If I decide to 4-bet at all (this depends on the opponent), then I do it with AKo (range filler with blockers), KK and AA. It sucks to run AK or KK into AA, but such is life.

I will try to go into postflop lines in more detail later on, but this gives the general idea on the strategy. Basically, our EP range is strong and we have to defend it properly.

Squeezes and 3-bets + cold 4-bets

Against a squeeze, we usually have no choice but to fold or shove, since calling will probably draw in the original caller and we will be out of position against 2 players.

Folding to a squeeze is not a tragedy since squeezes against our EP ranges happen fairly rarely. If we try to call and original caller decides to suddenly shove we can only fold because he has probably trapped us with a premium hand.

The decision entirely (!) depends on HUD and notes. We must know how the opponent(s) perceive our range and probable actions.

It is generally more profitable to 4bet shove against a squeeze than a 3-bet because a large majority of the time we get some extra money from the caller and many people do not have very different 3-bet and squeeze ranges against EP open.

Sometimes the caller might have KK+ and was trapping the trigger-happy squeezer (I like this move too). Make sure to make a note of this!

Against a 3-bet and cold 4-bet, we are usually in a terrible shape and even KK might have to fold (depending purely on HUD/notes). There are exceptions, I know a few players who absolutely love to try for a cold 4-bet and then fold (too much) to shoves. To each his own, that is what notes are for.

3-bet range

This only applies in UTG+1 vs UTG scenario.

Since UTG range is so strong, we can 3-bet a small polarized range (basically KK+ and some suited wheel Aces as bluffs).

I generally do not 3-bet much here because I like flatting KK+ and trapping squeezers. It is good to make people think twice about attacking flat calls.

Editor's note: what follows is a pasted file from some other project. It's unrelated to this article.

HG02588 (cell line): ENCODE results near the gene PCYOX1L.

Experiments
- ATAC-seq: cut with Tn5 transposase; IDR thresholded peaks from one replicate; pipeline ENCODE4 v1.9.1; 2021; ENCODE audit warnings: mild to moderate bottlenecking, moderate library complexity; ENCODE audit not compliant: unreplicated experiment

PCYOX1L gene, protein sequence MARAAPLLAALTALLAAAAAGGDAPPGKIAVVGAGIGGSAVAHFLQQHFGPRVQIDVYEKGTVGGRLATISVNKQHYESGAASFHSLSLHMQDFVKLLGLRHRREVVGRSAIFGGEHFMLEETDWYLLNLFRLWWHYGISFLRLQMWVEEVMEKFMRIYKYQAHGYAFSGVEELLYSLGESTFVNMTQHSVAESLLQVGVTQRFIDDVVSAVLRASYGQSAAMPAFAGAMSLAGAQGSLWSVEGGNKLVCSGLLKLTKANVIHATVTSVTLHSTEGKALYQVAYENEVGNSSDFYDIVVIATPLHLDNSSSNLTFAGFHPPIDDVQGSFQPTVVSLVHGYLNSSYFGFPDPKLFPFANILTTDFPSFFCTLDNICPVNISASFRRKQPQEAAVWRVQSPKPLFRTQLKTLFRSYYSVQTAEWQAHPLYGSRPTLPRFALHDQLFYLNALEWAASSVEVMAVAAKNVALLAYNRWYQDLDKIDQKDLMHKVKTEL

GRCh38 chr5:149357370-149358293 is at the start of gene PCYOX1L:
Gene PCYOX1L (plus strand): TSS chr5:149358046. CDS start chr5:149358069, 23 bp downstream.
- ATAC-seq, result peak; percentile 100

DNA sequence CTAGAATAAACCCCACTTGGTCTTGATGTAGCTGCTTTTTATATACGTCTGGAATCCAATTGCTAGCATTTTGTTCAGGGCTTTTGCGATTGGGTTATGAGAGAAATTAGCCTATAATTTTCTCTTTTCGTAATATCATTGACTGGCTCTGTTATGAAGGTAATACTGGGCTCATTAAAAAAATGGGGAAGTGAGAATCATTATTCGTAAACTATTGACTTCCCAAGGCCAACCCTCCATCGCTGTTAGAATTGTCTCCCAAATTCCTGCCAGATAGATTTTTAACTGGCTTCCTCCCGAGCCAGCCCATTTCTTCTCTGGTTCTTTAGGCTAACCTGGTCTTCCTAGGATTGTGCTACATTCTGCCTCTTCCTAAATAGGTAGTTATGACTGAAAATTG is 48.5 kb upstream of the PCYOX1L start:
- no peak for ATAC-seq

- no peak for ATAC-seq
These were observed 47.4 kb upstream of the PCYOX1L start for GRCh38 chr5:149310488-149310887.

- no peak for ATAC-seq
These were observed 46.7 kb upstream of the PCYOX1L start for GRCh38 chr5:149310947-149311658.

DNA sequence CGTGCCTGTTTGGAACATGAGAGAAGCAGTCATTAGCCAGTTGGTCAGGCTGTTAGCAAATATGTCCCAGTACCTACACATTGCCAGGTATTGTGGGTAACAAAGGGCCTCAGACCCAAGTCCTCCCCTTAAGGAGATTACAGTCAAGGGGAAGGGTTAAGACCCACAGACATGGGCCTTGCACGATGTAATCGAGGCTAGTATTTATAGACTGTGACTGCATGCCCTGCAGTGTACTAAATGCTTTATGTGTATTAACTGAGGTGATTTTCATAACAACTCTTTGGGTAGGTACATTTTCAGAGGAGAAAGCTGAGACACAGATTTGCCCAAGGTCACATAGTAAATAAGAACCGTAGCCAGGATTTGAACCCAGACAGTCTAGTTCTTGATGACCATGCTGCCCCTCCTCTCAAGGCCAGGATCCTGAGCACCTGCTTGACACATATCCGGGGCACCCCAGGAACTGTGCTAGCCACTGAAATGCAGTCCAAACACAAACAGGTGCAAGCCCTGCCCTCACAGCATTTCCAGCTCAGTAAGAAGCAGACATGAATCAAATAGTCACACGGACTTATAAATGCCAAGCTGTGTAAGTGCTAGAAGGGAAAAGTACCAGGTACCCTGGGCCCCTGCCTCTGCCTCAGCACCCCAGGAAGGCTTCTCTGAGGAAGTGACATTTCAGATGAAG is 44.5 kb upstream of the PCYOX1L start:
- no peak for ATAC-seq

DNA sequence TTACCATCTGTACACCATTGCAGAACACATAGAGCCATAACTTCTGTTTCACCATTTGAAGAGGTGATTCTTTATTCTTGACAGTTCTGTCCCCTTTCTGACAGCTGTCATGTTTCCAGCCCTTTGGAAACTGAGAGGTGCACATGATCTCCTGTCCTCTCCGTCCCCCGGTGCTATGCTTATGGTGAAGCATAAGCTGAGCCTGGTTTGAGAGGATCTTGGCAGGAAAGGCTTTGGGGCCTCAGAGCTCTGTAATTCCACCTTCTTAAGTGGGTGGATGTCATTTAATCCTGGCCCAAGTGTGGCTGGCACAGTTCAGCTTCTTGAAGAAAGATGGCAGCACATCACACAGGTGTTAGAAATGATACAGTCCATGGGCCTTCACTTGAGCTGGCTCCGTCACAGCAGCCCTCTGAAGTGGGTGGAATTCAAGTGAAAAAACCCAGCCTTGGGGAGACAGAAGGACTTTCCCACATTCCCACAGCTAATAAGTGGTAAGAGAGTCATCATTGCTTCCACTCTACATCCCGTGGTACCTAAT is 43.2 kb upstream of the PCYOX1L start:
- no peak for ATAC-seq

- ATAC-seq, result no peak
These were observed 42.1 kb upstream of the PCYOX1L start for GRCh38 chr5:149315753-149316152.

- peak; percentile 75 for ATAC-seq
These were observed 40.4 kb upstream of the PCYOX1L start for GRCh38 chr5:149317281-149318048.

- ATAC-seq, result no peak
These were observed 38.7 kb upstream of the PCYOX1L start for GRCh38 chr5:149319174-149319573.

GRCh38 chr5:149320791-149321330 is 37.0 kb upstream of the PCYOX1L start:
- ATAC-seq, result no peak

Calling range

This only applies in UTG+1 vs UTG scenario.

If we do not have a premium hand, the decision on calling depends almost entirely on the probability of a squeeze.

The reason is that call – fold with weak hands reduces our positional EV too much (we never realize our equity) and call – call is not all that great either. Basically with call – call we might compound 2 unprofitable actions where the initial call “justifies” the next one so we pay a lot of money just to see the flop.

Obviously, the solution is to punish the squeezers by flatting and then shoving premiums.

If we decide to call, I suggest doing it with non-dominated hands (= suited connectors, pocket pairs, AK).

Balanced calling range UTG+1, 7% hands (maximum in ideal conditions).

Balanced calling range UTG+1, 7% hands (maximum in ideal conditions).

This range contains 92 hand combinations and it is the absolute maximum pool of hands I would even consider calling with.

I do not call without a clear idea why I do it. Exact hands I call in each situation depend on reads on UTG (does he barrel away, or does he B, XF and XF a lot) and the possibility of a squeeze.

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2 Responses to “Early Position Ranges”

  1. 7svetoslav Says:

    Thats so helpfull! Thans alot LD1977 ! πŸ™‚

  2. LD1977 Says:

    You are welcome πŸ™‚